Yo Mama

emoticons

From Wikimedia, image by Matěj Baťha.

This is the story of a unicorn with many names.

It’s the story of a unicorn who can change sex at the blink of an eye, or be both male and female at the same time.

This magical, mighty unicorn, its fur so soft and white, its pretty hooves with hoof fluff is platinum, its hair so silky and shimmering, its powerful horn so straight and gleaming – this gorgeous beast has a lyrical voice and when it sings to its enemy, inspiring, awe-striking words can be heard:

Go kill yourself

You’re an ignorant bigot, don’t procreate

You’re not on this train?  By the looks of you, you need a cargo plane

Your generation is dying.  You should do us a favour and end it early

And on hearing this magical song with it’s beautiful words and many more like it, the enemy falls to their knees and sheds tears, repenting for their wrong doing, begging forgiveness from this beautiful, just, wise creature.

It doesn’t matter which news site it’s on, I can’t remember which one I saw those words on, but it’s any new site that has a commenting system and it’s on any news site which has LGBT news.

You would expect those words from homophobes, it probably wouldn’t surprise you.  What got to me is that they weren’t from the homophobes – they were from some in the LGBT community.

On one article, someone wrote that they weren’t on the LGBT train.  They didn’t write anything more, they wrote the simple statement ‘it’s not a train I’ll be on’, and it got the above reaction, plus many more.  All answers were as ugly as the last.  This is only one example.

Do I agree with that person?  No.  It was a throw away comment that didn’t deserve a reply.  But I didn’t agree with those who answered him – slamming him and bullying him, either.

This is a letter to those people:  You are fighting for marriage equality, equal opportunity and acceptance.  You have to deal with shallow minded people – maybe not every day – maybe not each one of you – but some of you do.

All those homophobes that you see on the internet, in real life?  The ones that call you names?  You’re just like them.  When you tell them to kill themselves, when you fight fire with fire, you become one of them.

There isn’t a fine line between bullying and constructive argument.  There’s a great big galoomphing wall – it’s not something that you can accidentally stumble across and say ‘oh bugger, I wonder how I got here.’  You’re going to know when you climb that wall.

In other words, you’re going to know when you’re being jerk.

Since when does insulting someone help?  I have never seen anyone change their mind because they’ve been threatened and bullied into it.  You might change their actions, through force, but not their minds.

I read a story of a black man who collected Ku Klux Klan robes.  He made friends with the members, one by one and one by one they gave their robes to him and left the clan.  He didn’t do it violently or aggressively, he didn’t try to force them to change.  He helped them to change their minds by showing that he’s human and giving them what most – if not all – human’s want: friendship and trust.

You are not a magical unicorn, you are not untouchable just because of your sexual orientation, or because your fight has been given a public voice.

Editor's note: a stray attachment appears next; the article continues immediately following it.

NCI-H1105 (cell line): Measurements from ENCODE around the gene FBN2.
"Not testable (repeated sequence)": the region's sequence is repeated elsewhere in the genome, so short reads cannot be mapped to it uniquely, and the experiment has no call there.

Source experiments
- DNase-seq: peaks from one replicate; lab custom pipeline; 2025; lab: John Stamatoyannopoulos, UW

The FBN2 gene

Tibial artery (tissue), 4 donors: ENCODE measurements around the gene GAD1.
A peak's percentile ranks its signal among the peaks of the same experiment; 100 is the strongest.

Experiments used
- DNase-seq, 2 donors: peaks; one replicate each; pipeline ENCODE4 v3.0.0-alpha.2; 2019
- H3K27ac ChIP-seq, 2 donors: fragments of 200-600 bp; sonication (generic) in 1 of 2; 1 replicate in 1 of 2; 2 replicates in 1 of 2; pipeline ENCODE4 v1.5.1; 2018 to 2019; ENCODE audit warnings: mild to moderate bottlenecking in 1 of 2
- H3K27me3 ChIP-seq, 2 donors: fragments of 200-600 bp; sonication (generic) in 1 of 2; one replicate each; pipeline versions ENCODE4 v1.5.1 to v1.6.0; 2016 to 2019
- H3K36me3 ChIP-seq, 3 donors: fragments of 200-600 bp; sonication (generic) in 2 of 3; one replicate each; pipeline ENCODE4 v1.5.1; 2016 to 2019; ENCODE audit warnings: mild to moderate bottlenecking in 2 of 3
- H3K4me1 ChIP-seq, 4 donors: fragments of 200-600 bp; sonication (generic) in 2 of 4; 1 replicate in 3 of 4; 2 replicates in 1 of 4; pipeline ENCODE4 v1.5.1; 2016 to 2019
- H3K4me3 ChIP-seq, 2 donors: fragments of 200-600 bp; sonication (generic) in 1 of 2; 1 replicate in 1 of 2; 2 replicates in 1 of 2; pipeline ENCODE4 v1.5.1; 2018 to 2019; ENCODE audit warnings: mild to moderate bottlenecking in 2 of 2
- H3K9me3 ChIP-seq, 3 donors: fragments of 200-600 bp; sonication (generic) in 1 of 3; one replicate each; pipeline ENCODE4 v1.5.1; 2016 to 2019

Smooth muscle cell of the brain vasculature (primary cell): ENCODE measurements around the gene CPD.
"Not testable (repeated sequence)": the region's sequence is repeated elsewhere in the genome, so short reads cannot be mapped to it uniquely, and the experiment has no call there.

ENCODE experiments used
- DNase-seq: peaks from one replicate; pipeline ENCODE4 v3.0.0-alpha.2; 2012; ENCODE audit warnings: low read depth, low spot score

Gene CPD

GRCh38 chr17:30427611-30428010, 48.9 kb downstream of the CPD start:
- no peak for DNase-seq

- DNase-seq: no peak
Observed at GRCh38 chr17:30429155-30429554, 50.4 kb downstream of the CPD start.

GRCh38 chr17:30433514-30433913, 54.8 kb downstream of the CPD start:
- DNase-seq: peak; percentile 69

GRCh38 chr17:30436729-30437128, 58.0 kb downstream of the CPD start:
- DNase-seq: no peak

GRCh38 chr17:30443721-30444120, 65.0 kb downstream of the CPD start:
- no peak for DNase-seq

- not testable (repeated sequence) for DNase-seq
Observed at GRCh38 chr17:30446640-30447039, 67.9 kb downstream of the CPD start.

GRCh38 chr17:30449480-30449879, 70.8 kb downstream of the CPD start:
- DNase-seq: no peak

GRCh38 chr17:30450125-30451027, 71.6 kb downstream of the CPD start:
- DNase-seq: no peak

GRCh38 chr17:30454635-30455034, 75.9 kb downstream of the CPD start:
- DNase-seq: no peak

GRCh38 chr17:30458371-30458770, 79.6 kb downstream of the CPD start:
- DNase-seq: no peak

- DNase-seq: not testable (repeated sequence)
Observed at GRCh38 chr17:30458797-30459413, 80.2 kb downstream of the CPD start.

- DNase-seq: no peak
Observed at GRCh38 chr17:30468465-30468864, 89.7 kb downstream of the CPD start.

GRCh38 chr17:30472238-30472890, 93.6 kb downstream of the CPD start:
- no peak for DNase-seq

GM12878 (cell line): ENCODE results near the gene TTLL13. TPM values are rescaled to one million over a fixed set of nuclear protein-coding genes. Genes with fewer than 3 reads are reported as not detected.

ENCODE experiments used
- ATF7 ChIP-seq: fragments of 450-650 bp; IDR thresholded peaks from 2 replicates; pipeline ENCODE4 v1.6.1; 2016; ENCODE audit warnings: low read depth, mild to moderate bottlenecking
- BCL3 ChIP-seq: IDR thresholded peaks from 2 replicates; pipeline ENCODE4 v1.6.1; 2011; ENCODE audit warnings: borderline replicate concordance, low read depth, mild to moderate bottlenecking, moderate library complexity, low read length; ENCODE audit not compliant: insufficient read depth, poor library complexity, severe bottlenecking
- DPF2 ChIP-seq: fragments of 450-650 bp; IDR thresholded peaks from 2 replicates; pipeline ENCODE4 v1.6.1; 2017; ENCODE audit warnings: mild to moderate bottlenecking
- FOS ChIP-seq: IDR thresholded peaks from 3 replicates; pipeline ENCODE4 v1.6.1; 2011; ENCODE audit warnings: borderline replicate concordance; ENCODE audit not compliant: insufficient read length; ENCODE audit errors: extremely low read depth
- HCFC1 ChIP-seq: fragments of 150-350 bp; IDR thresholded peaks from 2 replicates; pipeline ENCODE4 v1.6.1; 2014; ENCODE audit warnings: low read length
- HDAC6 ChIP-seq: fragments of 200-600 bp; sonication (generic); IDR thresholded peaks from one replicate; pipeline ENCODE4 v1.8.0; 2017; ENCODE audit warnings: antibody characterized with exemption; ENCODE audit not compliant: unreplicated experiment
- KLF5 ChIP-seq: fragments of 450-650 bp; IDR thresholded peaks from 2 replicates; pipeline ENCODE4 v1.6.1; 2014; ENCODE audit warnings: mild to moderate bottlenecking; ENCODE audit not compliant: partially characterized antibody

The thing is, we think that any community who has faced discrimination should be the better person – should be above the name calling, harassment and bullying.  You think, because that community has gone through the same, it would be a  lesson on how it feels to be the target, the one who is made to feel very small and inadequate and you think that would be enough to stop someone from treating another the same way.

But the truth is, we’re all human.  We aren’t inherently good or inherently bad, we are both.  None of us fit into neat and tidy boxes.  Those labels and stereotypes we’re given are human-made, not nature-made.  We might fit crookedly into one box but we sure as hell aren’t going to fit perfectly, unless you ignore the qualities in yourself which are a little strange or less desirable and then you would be lying to yourself.

We’re not going to agree on the same thing or love the same thing or hate the same thing or like the same thing.  We’re not going to view the world in the same way; we’re going to see things with different perspectives, depending on upbringing, beliefs and personal taste.

Your greatest weakness will be someones strength.

You look at a provocative message on a news article and of course you’re going to react.  Some will look away, others will handle it different, because we’re not all the same.

That doesn’t mean that bullying is okay…  Just remember that the person on the other end of that message has their own strengths and weaknesses.  One belief different from yours, one opinion different from yours, does not make them an inherently bad person.

It just makes them human like you.

Just because this is your fight, just because you now have that voice, the public platform, and are fighting to be recognised, that does NOT give you the right to be the bully.

It’s not a free pass.

No, they don’t have a free pass either.

Embed from Getty Images

I was looking for images to use and came across this one. The title of it was “employee being bullied by angry manager”… but I thought it looked more like “man witnesses a basket of kittens in a bus of muppets watching youtube videos of cats drive straight off a cliff into a tornado and then eaten by sharks in a dramatic turn of events.”

 

 

 

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